The cat and mouse chase is over

By Casey Frye, CCNN Writer

mouse on cat
Hey, why is my dinner hanging out on my head?

We all know how the story goes: cat sees mouse and wants to have a tasty dinner, so mouse runs away to save its own life. Well… that’s how it happens most of the time. However, rodents infected with a parasite called Toxoplasma gondii lose their fears of felines, and instead of running away from one, they just wait to be eaten! Wendy Ingram – a graduate student from the University of California, Berkeley – wanted to know what caused the strange behavior when she made an astonishing discovery: the parasite’s effects last long after it leaves a mouse’s body!

Wait, why does the infection change a rodent’s behavior in the first place? It’s actually a really interesting story. A cat’s stomach is the only place where the microorganisms can grow, and so T. gondii  is very fond of helping the mewling hunters catch mice. The parasites aren’t doing it to be nice though, because once the cat devours the poor critter, they can reproduce inside the belly as the host kitty purrs with satisfaction. It’s a good deal for everyone! Except for the mice, of course.

Even if the mouse manages to scurry away, they aren’t left totally unscathed. Ingram isn’t exactly sure how it happens, but once the tiny cheese-scarfing furballs are infected, their brains are changed permanently, so felines don’t appear scary anymore. She suspects that T. gondii alters the brain area responsible for smelling cats, which usually strikes fear in the tiny hearts of mice. “The idea that this parasite knows more about our brains than we do, and has the ability to exert desired change in complicated rodent behavior, is absolutely fascinating,” said Ingram. “Toxoplasma has done a phenomenal job of figuring out mammalian brains in order to enhance its transmission through a complicated life cycle.”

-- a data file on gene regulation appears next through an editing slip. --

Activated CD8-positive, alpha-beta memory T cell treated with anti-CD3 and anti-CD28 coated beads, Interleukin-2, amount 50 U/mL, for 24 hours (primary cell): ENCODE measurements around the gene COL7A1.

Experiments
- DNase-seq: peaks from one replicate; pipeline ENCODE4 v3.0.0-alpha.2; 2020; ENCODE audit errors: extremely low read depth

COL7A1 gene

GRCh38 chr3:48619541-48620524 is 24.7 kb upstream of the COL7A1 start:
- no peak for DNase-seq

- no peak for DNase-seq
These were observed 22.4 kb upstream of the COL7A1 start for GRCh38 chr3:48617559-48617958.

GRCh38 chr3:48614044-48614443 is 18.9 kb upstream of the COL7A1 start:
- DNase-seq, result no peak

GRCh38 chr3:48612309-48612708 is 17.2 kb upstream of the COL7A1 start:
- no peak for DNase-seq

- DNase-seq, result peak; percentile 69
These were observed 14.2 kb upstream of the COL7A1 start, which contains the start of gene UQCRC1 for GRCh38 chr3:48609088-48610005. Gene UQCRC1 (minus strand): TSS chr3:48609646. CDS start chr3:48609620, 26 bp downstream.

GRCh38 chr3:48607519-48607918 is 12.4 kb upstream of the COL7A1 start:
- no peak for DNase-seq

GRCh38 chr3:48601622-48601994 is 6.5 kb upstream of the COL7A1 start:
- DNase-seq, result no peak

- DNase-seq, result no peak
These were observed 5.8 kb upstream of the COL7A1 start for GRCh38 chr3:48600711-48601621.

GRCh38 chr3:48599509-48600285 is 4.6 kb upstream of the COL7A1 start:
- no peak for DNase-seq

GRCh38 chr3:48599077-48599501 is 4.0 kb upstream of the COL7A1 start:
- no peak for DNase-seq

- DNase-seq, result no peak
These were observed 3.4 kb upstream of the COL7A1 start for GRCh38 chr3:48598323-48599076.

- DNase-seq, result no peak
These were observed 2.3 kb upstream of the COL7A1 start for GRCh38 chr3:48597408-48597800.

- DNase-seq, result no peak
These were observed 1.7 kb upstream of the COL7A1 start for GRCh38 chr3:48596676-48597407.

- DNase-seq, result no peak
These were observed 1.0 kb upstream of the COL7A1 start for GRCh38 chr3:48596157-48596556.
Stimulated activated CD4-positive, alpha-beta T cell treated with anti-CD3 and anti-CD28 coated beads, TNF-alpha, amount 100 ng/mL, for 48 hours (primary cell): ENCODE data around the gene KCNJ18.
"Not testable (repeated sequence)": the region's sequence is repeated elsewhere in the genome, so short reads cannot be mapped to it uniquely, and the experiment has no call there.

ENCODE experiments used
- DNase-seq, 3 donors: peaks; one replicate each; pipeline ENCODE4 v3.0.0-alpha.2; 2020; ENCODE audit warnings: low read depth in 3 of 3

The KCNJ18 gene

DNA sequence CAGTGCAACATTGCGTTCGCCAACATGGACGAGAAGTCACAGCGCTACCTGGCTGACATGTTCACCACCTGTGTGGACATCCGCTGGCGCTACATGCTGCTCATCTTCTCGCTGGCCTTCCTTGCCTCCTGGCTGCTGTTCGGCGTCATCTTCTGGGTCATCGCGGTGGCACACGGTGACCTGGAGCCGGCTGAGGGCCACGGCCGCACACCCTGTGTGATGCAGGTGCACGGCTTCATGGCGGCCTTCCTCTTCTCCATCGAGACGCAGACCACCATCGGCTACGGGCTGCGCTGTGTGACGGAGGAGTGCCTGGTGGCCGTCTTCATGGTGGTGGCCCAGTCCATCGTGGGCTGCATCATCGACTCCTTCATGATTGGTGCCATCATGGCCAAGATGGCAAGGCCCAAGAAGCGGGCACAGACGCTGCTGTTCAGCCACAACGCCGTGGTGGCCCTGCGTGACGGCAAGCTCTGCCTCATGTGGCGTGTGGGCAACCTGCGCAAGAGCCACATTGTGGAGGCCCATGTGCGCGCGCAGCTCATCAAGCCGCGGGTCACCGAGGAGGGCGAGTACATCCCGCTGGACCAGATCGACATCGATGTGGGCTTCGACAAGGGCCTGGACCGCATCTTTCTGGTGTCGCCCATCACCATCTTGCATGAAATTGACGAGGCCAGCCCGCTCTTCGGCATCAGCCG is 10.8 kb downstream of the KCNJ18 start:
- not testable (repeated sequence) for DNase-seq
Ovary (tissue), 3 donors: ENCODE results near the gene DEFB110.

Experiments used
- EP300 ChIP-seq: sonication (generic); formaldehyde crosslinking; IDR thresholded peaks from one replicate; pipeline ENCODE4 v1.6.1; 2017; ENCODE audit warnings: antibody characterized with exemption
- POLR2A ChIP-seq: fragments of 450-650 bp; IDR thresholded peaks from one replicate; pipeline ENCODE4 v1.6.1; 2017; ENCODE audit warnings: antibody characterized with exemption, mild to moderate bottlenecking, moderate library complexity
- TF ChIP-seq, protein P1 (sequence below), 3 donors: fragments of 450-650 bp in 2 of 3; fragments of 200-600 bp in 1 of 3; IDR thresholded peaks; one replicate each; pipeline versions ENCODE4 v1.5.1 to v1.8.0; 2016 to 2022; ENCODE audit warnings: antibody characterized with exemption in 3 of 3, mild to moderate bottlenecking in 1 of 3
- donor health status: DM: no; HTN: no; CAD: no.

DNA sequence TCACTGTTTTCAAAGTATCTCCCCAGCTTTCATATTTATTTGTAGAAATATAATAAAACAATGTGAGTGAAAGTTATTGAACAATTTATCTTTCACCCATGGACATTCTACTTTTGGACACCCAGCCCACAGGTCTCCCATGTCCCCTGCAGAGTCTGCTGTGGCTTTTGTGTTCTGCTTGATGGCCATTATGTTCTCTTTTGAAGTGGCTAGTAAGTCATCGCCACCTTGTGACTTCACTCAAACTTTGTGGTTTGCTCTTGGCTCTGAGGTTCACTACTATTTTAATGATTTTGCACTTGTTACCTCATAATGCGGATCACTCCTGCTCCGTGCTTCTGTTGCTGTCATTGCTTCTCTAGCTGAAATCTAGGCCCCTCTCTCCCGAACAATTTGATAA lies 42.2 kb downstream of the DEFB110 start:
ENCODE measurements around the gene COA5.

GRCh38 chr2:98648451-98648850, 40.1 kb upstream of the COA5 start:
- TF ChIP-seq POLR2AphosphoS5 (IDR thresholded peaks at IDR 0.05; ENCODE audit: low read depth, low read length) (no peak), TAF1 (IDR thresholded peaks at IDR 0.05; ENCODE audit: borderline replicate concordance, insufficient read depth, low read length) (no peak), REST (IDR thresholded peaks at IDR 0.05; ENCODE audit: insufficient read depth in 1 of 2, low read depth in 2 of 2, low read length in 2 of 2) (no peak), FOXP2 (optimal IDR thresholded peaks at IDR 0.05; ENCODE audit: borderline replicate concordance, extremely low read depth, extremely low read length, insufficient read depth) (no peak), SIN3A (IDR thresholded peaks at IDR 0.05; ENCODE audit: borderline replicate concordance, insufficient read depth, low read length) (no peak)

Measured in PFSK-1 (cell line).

Well, this is great news for the researchers who get an interesting study, the parasites that get a home with free food, and the cats that get an easy meal. However, I think we can all agree that mice got the short end of the stick on this one!

Featured image courtesy of cloud_nine on Flickr. Image of mouse on cat’s head courtesy of UC Berkeley and Wendy Ingram. Video courtesy of GeoBeats News.